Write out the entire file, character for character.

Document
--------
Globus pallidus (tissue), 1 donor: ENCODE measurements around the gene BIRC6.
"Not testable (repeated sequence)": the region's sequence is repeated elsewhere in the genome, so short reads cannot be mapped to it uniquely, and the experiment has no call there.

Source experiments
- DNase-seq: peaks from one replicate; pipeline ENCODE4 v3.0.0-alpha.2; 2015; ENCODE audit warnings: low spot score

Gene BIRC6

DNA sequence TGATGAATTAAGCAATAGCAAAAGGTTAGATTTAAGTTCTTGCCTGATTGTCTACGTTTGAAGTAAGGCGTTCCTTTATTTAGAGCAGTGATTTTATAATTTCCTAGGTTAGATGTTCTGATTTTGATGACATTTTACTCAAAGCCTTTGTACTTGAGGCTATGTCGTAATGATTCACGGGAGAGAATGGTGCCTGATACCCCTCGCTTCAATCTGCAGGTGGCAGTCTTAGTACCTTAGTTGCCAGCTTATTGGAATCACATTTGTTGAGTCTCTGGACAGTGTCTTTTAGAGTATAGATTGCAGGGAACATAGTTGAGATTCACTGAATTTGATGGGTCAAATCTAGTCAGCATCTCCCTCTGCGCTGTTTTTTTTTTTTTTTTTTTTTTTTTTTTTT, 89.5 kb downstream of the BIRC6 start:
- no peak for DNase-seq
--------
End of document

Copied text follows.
Globus pallidus (tissue), 1 donor: ENCODE measurements around the gene BIRC6.
"Not testable (repeated sequence)": the region's sequence is repeated elsewhere in the genome, so short reads cannot be mapped to it uniquely, and the experiment has no call there.

Source experiments
- DNase-seq: peaks from one replicate; pipeline ENCODE4 v3.0.0-alpha.2; 2015; ENCODE audit warnings: low spot score

Gene BIRC6

DNA sequence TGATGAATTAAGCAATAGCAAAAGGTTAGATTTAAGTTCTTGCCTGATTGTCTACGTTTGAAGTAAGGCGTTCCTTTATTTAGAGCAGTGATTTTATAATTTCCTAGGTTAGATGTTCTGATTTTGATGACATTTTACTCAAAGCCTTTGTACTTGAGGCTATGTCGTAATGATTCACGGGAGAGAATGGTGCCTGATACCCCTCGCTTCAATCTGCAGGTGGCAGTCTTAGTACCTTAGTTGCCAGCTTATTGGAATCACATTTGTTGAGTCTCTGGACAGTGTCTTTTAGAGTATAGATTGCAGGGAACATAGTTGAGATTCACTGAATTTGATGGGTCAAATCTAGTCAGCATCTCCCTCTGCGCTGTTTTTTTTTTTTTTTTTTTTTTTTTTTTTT, 89.5 kb downstream of the BIRC6 start:
- no peak for DNase-seq